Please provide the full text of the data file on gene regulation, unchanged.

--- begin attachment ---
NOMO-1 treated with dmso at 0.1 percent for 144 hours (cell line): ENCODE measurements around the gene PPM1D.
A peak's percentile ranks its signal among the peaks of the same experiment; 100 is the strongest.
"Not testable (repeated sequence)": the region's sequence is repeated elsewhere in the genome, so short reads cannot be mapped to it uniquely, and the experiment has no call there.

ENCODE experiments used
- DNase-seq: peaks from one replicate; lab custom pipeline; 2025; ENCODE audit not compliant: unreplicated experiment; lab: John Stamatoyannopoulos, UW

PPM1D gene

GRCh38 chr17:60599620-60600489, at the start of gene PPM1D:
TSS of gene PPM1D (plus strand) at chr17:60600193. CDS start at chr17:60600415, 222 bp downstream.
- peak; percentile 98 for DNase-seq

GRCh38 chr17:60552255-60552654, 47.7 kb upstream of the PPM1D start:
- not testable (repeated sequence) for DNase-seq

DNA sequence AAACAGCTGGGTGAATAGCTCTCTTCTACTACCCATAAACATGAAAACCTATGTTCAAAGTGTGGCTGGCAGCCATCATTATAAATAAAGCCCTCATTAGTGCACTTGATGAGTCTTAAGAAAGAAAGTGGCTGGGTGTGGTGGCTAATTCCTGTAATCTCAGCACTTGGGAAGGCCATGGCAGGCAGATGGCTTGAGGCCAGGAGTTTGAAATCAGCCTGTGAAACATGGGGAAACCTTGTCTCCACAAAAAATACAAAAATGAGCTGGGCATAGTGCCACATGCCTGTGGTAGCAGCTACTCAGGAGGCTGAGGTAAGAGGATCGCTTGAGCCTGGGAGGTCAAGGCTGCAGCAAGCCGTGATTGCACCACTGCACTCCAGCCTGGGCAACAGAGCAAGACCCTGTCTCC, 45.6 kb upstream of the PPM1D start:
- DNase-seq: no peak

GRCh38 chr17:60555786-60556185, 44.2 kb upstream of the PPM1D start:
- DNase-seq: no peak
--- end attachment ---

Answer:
NOMO-1 treated with dmso at 0.1 percent for 144 hours (cell line): ENCODE measurements around the gene PPM1D.
A peak's percentile ranks its signal among the peaks of the same experiment; 100 is the strongest.
"Not testable (repeated sequence)": the region's sequence is repeated elsewhere in the genome, so short reads cannot be mapped to it uniquely, and the experiment has no call there.

ENCODE experiments used
- DNase-seq: peaks from one replicate; lab custom pipeline; 2025; ENCODE audit not compliant: unreplicated experiment; lab: John Stamatoyannopoulos, UW

PPM1D gene

GRCh38 chr17:60599620-60600489, at the start of gene PPM1D:
TSS of gene PPM1D (plus strand) at chr17:60600193. CDS start at chr17:60600415, 222 bp downstream.
- peak; percentile 98 for DNase-seq

GRCh38 chr17:60552255-60552654, 47.7 kb upstream of the PPM1D start:
- not testable (repeated sequence) for DNase-seq

DNA sequence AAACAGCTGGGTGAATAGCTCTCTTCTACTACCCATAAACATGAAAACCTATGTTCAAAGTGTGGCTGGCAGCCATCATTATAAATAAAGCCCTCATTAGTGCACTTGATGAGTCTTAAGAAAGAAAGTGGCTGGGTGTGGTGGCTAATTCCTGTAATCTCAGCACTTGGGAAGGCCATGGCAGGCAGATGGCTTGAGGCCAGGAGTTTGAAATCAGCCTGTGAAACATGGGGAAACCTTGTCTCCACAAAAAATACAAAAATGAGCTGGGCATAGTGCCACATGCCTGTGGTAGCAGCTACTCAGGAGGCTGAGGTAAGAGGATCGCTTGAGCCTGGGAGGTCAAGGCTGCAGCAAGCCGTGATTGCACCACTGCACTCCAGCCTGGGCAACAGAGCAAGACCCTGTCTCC, 45.6 kb upstream of the PPM1D start:
- DNase-seq: no peak

GRCh38 chr17:60555786-60556185, 44.2 kb upstream of the PPM1D start:
- DNase-seq: no peak